By which I mean, submitted my ballot for the Hugos.
There were only a couple of categories that I really had to agonize over: I finally voted for Aliette de Bodard’s “The Waiting Stars” over “The Lady Astronaut of Mars” by Mary Robinette Kowal, but it was So. Damn. Close.
That was the category with the highest signal-to-noise ratio: four of the five stories were ones I could see myself voting for, if it wasn’t for the stellar (so to speak) two leading the category.
(And then there was the stupid one about the elf who finds Jeebus, with the prose style that wouldn’t be out of place in Dragon magazine’s slush pile.)
My favorite of all the fiction entries was “Wakulla Springs” by Andy Duncan and Ellen Klages. It had a sense of place I could sink into, characters I cared about, and just a subtle bit of weird that was always there and felt organic.
The other hard call was Best Related Work between Queers Dig Time Lords: A Celebration of Doctor Who by the LGBTQ Fans Who Love It , edited by Sigrid Ellis & Michael Damian Thomas(was there ever a book so perfectly placed to be Relevant To My Interests?) and the essay “We Have Always Fought: Challenging the Women, Cattle and Slaves Narrative” by Kameron Hurley.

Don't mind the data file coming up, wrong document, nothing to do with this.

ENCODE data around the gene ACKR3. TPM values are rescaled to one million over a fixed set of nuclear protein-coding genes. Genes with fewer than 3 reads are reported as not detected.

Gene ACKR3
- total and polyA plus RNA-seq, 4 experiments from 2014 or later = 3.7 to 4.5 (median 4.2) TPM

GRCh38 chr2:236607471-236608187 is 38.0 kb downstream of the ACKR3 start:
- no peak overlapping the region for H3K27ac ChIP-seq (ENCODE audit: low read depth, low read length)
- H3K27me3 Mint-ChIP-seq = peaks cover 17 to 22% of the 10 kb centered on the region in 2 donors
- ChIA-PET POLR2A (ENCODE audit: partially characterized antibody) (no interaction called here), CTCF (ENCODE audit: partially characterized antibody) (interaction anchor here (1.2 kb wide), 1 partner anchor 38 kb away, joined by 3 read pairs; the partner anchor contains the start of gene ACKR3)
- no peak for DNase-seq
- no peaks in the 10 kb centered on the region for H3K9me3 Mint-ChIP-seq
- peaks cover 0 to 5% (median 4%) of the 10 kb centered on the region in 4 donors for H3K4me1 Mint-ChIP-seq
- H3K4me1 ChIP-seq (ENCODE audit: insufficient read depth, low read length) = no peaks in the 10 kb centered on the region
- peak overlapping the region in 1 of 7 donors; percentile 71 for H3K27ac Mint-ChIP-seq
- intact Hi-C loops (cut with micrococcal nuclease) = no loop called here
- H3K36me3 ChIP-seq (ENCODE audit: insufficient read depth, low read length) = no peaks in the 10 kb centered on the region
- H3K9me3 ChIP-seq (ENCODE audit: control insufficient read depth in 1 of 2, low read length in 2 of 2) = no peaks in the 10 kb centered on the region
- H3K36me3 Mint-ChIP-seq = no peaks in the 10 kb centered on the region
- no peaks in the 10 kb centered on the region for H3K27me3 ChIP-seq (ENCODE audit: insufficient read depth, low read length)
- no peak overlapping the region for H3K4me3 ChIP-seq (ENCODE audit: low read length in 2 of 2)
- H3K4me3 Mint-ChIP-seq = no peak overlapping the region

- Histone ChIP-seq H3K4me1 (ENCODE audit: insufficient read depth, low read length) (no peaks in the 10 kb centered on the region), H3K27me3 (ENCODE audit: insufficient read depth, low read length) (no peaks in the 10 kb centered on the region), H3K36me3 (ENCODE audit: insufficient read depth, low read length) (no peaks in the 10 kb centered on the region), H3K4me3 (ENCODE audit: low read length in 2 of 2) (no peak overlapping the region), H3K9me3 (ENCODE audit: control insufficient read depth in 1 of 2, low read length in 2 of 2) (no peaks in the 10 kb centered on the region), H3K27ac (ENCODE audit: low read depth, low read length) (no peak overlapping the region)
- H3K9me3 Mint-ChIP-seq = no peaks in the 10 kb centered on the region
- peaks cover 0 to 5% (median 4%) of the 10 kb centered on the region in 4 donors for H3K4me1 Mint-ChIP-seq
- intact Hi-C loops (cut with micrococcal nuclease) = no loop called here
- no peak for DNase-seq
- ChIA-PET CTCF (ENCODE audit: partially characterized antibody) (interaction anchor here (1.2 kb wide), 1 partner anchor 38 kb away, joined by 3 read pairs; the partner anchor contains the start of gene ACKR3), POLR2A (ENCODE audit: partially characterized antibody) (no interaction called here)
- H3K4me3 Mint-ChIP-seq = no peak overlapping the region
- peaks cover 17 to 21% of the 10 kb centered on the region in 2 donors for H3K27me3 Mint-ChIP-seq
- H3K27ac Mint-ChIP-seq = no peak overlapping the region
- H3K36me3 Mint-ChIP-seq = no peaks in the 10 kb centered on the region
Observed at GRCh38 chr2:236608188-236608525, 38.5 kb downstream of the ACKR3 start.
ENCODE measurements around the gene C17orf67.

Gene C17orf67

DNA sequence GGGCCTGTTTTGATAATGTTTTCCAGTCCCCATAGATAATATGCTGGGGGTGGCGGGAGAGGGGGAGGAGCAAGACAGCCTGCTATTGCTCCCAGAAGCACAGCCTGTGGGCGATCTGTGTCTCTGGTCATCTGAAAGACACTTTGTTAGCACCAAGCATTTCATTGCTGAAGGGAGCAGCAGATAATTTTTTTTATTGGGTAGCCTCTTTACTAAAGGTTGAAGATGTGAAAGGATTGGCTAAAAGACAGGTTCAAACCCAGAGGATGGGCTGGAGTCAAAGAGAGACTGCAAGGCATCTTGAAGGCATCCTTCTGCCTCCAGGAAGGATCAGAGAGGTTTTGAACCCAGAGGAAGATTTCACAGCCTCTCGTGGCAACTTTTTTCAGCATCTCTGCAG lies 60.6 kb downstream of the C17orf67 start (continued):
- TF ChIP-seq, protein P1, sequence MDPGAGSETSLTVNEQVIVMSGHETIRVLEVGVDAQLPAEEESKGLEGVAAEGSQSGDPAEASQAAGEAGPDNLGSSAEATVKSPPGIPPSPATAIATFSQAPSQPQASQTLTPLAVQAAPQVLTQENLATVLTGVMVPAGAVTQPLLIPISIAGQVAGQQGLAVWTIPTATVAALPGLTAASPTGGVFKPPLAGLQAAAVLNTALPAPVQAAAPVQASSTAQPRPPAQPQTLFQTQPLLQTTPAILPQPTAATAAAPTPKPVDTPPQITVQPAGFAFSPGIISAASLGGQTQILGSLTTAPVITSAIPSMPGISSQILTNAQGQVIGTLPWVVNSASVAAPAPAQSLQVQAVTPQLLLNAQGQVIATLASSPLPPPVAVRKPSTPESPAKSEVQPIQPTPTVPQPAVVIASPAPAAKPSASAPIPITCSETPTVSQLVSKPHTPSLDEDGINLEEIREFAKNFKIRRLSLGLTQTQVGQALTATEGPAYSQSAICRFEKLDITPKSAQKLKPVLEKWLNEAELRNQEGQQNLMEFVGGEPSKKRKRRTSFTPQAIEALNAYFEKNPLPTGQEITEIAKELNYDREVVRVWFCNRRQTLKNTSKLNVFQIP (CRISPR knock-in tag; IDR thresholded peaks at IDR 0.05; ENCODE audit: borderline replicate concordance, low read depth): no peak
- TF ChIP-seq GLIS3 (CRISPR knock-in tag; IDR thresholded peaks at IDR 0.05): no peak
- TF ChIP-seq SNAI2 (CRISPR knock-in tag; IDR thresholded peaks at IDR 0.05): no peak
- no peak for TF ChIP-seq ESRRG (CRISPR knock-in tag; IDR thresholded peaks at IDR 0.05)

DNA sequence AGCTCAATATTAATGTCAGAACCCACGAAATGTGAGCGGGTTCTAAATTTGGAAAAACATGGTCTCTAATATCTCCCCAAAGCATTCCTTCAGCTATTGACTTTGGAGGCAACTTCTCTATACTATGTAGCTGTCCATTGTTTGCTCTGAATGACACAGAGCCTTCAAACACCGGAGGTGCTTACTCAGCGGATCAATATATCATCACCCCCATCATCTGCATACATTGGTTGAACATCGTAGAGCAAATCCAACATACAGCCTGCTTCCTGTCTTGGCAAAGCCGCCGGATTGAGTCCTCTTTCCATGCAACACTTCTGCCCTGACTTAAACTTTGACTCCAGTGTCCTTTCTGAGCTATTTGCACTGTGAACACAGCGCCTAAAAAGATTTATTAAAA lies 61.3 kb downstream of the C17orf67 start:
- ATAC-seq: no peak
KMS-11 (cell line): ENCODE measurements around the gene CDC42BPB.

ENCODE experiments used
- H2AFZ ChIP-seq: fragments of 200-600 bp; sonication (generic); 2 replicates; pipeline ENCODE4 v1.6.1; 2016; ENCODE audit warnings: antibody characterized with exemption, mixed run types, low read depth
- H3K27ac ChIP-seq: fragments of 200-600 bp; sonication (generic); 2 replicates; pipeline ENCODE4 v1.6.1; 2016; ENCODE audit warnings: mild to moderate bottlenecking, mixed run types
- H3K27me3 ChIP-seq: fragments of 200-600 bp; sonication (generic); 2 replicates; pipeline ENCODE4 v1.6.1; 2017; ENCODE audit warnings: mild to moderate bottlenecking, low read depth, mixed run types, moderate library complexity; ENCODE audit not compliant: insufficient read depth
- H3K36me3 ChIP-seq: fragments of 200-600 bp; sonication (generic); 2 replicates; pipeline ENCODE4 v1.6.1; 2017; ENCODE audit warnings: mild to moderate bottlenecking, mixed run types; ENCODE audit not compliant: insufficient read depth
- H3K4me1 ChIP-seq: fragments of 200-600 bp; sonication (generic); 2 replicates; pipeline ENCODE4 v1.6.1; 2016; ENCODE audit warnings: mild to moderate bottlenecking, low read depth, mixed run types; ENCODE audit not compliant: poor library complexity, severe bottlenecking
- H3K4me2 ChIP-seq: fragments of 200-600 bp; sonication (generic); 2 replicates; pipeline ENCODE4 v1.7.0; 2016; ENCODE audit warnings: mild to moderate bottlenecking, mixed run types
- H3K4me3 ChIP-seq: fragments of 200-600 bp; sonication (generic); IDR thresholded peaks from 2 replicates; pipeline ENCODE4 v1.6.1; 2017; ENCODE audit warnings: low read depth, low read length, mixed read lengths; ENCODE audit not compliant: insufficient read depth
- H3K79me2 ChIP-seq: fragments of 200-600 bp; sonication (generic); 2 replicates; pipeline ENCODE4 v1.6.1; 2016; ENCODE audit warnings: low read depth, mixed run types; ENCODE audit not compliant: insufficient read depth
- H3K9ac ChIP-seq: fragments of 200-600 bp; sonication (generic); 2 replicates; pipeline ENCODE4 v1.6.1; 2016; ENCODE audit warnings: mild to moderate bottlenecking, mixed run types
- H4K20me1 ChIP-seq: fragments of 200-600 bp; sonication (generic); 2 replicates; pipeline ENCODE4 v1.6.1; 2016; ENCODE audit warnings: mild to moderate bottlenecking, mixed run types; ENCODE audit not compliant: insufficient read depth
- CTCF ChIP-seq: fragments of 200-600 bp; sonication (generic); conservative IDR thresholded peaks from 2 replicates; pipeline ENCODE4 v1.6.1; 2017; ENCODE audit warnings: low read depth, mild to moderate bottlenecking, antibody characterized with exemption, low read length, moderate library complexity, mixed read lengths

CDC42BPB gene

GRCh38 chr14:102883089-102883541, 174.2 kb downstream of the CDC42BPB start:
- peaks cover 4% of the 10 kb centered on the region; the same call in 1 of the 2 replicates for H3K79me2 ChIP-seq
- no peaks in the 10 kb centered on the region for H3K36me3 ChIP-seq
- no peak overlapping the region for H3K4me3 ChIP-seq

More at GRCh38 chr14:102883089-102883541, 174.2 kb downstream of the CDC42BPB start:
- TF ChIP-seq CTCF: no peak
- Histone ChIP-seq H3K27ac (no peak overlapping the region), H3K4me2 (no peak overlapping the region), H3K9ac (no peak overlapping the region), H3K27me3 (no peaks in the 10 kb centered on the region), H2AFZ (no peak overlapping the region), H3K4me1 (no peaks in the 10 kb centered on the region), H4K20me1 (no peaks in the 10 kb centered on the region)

Like any collection, “Queers Dig Time Lords” had stronger and weaker essays (or perhaps merely ones that did and did not resonate with my particular experience), while “We Have Always Fought” was a diamond: small but polished and very nearly flawless. Ultimately, I resolved it by voting for “Queers” with “Fought” as my second choice, and voting for Hurley in the Best Fan Writer category.